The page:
When the Petersen Automotive Museum opened twenty years ago, the curator’s vision called for the construction of an elaborate Los Angeles streetscape from the early 20th century. A glamorous 1920s auto showroom, a drive-in market, and a replica of Washington Boulevard’s Bulldog Café were meant to show how the city was built around the automobile.
As the museum speeds toward a total makeover heavy on foreign sports cars and digital displays, the streetscape buildings were headed towards the dumpster. Even though the structures were recreations, they were so well done and I especially hated to think of that doggie being crushed up into bits. Who could save it? I put some ideas into some heads and enter Bobby Green, Los Angeles’s most fearless creator of beautiful bars. The decadent rooms by his 1933 Group are portals to different worlds, and his latest creation, the Idle Hour in North Hollywood, is a city landmark, an authentic icon of California car culture. The giant barrel is being restored to the way it looked in 1941. The Bulldog will be a companion piece nearby.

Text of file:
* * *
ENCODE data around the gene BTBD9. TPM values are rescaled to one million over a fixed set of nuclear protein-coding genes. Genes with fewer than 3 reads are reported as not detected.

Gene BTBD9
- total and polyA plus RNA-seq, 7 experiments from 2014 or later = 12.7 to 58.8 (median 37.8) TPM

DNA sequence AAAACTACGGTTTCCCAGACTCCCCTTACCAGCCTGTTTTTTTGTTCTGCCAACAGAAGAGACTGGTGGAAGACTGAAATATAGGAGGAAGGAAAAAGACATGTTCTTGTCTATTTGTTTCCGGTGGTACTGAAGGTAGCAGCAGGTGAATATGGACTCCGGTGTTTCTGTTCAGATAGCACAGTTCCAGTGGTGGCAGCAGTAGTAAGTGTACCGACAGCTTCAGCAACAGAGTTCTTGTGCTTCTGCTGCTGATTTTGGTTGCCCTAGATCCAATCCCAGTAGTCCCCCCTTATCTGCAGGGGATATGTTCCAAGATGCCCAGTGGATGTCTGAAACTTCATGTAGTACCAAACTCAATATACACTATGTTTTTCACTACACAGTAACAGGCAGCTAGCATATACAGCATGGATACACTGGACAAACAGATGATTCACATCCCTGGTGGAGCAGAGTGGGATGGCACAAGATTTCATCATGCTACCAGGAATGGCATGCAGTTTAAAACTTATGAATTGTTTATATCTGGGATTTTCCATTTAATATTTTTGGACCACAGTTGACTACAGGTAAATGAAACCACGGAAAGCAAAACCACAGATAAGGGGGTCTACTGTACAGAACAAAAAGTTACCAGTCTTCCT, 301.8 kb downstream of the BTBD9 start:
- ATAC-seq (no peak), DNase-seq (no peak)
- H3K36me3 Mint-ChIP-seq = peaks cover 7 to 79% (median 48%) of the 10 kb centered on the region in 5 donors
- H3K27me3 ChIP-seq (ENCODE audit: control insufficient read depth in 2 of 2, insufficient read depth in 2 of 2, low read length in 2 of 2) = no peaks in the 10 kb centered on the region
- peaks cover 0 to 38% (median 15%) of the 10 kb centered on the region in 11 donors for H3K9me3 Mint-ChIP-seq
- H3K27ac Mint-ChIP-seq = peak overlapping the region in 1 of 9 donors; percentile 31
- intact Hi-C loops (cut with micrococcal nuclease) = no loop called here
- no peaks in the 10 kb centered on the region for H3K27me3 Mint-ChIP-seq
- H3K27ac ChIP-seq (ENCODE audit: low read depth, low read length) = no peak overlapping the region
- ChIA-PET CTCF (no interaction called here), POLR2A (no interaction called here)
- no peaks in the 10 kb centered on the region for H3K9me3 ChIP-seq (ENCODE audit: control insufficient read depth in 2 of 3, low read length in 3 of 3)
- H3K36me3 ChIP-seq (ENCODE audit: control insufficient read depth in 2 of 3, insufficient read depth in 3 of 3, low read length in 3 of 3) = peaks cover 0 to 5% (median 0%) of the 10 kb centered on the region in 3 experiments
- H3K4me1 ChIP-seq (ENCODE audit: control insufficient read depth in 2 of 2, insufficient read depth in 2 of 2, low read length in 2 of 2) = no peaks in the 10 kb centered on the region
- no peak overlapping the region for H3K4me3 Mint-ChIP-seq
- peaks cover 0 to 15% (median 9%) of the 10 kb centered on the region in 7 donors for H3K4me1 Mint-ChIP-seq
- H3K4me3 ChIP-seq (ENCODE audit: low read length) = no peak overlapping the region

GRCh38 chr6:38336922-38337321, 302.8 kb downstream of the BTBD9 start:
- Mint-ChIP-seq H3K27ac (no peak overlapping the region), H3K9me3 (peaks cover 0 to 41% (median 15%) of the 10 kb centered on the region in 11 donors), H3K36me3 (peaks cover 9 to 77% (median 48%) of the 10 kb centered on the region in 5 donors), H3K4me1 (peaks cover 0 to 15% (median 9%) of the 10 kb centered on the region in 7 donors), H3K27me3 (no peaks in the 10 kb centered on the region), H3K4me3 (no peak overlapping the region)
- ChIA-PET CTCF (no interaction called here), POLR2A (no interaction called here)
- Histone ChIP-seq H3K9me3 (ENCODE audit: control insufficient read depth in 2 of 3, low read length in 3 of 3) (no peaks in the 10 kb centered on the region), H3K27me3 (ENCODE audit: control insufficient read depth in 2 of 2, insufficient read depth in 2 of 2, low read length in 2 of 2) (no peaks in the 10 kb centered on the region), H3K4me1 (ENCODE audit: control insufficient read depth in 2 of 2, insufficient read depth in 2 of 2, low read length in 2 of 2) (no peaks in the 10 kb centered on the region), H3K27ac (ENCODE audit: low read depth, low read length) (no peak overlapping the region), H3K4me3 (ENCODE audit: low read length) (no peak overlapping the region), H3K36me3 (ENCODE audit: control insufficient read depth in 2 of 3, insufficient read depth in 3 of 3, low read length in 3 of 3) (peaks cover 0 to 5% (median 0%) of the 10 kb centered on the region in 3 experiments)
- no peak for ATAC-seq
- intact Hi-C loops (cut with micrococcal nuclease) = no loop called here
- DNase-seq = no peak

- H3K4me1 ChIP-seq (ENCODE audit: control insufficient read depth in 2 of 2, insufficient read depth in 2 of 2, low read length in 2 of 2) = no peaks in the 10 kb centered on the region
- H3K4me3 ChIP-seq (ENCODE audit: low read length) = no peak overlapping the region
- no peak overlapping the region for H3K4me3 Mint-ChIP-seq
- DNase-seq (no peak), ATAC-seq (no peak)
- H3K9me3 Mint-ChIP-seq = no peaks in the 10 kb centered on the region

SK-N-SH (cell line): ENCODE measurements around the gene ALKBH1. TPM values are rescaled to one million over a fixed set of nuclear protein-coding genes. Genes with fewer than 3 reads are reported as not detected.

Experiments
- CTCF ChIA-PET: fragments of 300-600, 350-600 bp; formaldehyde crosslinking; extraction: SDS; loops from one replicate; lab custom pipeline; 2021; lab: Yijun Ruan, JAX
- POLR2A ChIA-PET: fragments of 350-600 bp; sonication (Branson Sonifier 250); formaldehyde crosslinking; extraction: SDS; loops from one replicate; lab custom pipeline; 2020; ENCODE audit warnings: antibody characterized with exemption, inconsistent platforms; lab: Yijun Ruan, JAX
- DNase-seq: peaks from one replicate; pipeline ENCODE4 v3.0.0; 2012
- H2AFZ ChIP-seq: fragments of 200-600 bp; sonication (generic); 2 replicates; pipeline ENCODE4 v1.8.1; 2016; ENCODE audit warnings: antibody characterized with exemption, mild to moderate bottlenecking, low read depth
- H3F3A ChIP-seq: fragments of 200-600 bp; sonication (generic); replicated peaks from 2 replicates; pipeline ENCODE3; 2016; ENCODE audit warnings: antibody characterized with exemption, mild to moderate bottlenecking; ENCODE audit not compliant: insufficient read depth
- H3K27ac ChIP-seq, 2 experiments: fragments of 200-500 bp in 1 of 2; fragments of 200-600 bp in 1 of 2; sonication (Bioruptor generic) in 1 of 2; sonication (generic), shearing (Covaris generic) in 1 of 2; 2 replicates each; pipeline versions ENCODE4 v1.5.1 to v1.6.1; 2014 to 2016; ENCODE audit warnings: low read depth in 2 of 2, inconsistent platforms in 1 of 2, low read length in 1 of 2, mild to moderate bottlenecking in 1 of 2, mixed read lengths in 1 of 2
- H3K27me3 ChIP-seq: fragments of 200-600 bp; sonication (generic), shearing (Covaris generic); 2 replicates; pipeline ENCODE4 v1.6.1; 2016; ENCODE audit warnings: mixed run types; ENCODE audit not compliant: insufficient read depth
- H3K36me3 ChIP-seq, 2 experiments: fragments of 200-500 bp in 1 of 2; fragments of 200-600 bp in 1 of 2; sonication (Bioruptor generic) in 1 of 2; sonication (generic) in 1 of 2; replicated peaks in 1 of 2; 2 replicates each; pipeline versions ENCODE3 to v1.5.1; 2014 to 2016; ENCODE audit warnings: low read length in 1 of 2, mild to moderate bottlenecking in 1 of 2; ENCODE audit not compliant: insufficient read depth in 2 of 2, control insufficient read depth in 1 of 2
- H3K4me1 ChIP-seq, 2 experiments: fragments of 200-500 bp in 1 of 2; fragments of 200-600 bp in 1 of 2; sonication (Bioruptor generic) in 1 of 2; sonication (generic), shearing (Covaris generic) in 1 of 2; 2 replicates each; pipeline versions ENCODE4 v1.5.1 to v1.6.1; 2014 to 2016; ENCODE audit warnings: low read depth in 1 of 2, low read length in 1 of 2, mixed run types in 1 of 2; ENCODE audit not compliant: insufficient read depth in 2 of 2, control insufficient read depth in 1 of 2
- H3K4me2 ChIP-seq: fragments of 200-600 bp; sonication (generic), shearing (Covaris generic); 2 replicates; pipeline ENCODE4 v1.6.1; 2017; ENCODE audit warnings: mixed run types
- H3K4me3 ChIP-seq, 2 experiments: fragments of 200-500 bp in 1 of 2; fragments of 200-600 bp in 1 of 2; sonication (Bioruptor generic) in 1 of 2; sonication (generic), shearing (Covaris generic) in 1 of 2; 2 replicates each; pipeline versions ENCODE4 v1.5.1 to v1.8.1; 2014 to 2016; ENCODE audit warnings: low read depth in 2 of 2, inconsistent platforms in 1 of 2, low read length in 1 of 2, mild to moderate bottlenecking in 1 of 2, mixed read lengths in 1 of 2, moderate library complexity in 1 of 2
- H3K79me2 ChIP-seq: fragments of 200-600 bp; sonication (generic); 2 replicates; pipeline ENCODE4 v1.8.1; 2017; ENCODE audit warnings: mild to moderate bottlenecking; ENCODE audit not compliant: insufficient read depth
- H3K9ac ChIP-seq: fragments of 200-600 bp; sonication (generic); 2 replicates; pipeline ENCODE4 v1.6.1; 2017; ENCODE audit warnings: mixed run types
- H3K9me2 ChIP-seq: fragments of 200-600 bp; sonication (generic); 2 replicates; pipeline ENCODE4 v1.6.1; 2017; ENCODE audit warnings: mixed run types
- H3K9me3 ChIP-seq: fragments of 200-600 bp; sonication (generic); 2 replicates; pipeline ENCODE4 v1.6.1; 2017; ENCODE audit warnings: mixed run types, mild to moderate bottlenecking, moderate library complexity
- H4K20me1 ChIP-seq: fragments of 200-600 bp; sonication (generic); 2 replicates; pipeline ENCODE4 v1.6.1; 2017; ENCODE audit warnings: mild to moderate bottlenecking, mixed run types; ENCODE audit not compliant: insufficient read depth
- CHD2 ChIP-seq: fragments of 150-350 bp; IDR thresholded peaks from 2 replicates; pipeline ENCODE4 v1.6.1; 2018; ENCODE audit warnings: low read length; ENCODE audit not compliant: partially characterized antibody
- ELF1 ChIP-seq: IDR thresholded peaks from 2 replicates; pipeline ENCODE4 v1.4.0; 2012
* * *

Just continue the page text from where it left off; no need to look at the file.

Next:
Green’s team cut the pup into bite-sized pieces and trucked him over the hill where he will rise again soon. The Idle Hour is scheduled to open in February.